Wednesday, August 20, 2014

How To Build A Landing Net - Part 3

The landing net build continues with J Wood Fly Fishing and a lot gets done in this series of photos and narrative.  It's my hope that readers get as much out of these posts as I do.  It is really neat to see a craftsman at work.

Thanks again to John Wood for taking the time to photograph his process and providing the narrative that is included as well.  Tomorrow we'll show off the finished net and on Friday, and through the weekend, there will be a contest to give this net away.

With the bag lace holes drilled and the measure marks dowels installed it is time for the final shaping of the net frame before applying the finish.

The inner face of the lace holes is lightly countersunk and a sharp knife is used to taper the throat of the hoop.

A knife is used as a scraper to chamfer all the edges along the hoop and handle.  Soft rounded edges are essential for a catch and release net.  Rounded edges will do far less damage to the slime coat and scales of a fish than sharp crisp edges which can easily grab and removes scales from a fish during landing.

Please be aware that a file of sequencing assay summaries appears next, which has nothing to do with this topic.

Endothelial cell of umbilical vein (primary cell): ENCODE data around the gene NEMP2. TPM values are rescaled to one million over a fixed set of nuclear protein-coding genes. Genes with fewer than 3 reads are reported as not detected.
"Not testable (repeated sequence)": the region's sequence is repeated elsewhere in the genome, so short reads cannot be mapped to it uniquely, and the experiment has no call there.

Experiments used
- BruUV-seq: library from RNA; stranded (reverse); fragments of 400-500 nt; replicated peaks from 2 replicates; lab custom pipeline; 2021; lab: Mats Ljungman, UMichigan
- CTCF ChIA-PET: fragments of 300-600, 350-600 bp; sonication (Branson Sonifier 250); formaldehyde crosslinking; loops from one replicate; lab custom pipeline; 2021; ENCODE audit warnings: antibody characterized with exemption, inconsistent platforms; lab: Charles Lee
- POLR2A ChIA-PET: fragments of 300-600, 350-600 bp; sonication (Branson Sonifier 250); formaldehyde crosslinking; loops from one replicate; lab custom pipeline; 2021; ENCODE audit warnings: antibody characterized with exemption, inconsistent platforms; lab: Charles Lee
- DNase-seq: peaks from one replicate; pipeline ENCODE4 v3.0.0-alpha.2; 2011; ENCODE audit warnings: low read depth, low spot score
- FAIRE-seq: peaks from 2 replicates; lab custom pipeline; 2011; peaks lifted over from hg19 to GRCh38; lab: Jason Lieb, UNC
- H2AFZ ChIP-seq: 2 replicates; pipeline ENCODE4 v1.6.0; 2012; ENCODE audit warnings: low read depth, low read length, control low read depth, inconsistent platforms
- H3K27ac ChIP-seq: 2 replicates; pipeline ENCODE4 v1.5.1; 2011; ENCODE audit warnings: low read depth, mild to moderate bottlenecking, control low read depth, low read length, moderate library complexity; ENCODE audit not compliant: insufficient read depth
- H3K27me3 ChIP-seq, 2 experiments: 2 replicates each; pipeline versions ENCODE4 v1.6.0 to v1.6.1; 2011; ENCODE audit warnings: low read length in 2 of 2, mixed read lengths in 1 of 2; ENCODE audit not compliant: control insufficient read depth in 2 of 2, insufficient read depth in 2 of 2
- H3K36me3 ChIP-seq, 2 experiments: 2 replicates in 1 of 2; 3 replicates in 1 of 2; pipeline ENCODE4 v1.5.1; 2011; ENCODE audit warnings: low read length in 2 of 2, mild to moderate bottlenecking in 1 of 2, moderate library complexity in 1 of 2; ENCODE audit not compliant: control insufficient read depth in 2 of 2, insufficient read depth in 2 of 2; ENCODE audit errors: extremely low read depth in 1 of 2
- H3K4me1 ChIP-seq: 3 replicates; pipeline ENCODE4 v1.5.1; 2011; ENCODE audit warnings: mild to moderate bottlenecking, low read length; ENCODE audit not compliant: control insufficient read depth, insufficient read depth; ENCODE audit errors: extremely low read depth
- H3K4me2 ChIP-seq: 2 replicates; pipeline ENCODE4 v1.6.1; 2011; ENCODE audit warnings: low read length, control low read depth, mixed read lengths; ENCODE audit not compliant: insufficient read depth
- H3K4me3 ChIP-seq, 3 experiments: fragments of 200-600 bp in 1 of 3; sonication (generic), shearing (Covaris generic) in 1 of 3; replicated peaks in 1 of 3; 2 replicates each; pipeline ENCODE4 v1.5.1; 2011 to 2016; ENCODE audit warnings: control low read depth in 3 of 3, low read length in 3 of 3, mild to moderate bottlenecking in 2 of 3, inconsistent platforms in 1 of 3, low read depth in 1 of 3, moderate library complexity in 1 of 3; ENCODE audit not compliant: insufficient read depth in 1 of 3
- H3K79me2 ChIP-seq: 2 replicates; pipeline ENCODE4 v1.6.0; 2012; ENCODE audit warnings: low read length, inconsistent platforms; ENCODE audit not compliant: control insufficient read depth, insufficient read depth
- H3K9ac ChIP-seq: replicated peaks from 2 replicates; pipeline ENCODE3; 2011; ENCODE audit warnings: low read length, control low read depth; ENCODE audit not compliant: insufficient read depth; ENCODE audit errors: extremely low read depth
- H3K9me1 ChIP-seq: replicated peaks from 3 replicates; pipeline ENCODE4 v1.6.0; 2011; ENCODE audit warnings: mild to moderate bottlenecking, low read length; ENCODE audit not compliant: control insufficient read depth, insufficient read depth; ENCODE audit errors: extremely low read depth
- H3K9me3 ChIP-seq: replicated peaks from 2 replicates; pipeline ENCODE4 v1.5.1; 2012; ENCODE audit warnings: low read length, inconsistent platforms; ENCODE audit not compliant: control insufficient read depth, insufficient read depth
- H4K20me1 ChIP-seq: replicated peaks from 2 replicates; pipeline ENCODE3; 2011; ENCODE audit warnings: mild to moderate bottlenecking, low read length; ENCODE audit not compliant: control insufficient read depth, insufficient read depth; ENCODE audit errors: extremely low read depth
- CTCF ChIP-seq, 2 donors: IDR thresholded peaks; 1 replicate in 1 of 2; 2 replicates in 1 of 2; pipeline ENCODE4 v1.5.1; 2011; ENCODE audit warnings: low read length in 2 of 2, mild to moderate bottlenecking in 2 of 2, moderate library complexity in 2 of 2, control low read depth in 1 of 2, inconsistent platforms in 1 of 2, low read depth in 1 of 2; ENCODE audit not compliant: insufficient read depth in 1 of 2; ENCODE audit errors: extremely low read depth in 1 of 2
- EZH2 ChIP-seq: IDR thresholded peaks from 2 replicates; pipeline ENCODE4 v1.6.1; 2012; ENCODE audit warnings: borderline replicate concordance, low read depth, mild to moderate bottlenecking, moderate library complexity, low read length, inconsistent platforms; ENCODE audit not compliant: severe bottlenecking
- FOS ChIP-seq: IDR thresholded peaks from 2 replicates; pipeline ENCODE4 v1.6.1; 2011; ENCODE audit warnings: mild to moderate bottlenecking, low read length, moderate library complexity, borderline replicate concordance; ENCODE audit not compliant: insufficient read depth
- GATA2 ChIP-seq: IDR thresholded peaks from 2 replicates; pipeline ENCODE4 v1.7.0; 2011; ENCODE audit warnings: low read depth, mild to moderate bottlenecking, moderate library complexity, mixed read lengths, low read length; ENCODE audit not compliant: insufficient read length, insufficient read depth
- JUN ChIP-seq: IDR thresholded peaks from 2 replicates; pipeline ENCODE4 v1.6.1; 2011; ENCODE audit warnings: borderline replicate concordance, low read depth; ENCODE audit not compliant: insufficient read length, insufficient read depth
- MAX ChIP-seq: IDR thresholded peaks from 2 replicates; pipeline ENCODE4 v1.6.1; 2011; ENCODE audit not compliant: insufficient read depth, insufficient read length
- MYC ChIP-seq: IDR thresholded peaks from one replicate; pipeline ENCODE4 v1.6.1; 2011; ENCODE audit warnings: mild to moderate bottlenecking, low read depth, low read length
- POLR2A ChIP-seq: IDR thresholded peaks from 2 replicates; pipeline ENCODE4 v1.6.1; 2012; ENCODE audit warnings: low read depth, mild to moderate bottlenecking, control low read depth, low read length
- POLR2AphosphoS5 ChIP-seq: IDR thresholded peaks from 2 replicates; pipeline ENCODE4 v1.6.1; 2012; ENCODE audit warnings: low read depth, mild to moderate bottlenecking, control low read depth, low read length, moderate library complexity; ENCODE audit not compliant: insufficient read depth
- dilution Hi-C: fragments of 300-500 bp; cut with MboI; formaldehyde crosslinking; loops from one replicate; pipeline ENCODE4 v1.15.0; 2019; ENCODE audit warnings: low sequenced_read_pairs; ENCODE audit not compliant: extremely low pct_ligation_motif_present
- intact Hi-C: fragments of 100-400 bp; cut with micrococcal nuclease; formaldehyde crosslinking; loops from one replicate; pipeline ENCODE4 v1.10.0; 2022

After all the edges are chamfered they are all well rounded and smoothed.  Four grades of sand paper ranging from 120 to 320 grit are used in this process.

My logo is burned into the handle using a wood burning tool fitted with a calligraphy tip.  The final surface preparation is done with steel wool and finally tack cloth just before the first coat of oil is applied.  The application of the finish oil really brings the wood grain to life.

Altogether eight coats of finish are applied to the net frame. Each coat is allowed to cure for 24 hours or up to four days.  Every coat of finish is buffed before the next coat is applied.  After the last coat is cured it is buffed using rotten stone to give the finish a deep, even luster.

Once the finish is complete and fully cured the net bag is laced in place using heavy Dacron cord.  The net is ready to go fishing!

Check out the J Wood Fly Fishing website for more information.  Follow the Facebook page for the latest shop news and the occasional giveaway as well.

1 comment:

Middlemac said...

Beautiful work. This has been a great series. I can say from experience that fabricating "non-typical" shapes- i.e., assemblies that aren't rectangular or other simpler shapes- is a great challenge. No matter how many jigs and fixtures are created to facilitate and speed the process, it comes down to a good eye and craftsmanship. Well done!